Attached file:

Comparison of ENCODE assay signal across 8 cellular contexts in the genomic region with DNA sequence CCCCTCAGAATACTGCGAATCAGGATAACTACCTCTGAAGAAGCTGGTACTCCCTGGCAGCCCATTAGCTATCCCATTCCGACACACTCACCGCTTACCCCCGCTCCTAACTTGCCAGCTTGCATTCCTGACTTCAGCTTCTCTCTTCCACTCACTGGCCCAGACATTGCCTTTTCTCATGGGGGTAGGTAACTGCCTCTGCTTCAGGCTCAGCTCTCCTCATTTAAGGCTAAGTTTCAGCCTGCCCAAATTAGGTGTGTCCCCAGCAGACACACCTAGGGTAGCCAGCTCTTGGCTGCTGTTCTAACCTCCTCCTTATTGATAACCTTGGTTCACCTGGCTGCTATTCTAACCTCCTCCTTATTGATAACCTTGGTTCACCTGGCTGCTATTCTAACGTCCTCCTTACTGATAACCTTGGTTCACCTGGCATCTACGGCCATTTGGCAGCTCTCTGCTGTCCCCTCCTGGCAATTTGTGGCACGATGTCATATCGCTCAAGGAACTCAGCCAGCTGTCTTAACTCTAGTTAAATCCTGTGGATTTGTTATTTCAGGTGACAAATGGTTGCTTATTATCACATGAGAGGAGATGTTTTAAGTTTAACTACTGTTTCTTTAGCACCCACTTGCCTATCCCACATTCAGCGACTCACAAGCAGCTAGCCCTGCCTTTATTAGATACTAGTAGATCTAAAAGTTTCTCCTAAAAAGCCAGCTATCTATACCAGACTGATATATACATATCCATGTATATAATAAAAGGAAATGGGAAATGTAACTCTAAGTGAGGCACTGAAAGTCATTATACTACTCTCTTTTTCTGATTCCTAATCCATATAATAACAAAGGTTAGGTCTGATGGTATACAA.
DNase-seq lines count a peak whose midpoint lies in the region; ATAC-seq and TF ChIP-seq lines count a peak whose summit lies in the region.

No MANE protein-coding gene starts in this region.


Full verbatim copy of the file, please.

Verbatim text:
Comparison of ENCODE assay signal across 8 cellular contexts in the genomic region with DNA sequence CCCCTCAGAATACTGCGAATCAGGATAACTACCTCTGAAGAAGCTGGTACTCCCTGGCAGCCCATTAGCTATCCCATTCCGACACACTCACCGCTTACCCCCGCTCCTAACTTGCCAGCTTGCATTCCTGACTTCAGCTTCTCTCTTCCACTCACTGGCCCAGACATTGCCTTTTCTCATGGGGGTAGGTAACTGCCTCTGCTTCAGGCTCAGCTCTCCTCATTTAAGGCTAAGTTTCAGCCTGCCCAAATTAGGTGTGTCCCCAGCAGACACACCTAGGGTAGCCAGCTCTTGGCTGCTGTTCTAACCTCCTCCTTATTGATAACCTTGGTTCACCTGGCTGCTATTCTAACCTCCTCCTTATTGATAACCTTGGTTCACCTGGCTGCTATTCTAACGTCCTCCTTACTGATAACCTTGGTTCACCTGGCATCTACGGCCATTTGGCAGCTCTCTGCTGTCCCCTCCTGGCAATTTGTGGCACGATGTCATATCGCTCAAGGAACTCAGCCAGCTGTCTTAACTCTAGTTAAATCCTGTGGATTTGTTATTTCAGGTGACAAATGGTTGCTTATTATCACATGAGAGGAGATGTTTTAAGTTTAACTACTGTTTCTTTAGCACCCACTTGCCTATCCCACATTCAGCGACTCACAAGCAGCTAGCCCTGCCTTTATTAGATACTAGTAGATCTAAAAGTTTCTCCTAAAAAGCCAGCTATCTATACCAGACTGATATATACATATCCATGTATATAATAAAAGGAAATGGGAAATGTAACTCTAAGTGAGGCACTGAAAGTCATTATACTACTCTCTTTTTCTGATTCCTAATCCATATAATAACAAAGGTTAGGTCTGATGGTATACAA.
DNase-seq lines count a peak whose midpoint lies in the region; ATAC-seq and TF ChIP-seq lines count a peak whose summit lies in the region.

No MANE protein-coding gene starts in this region.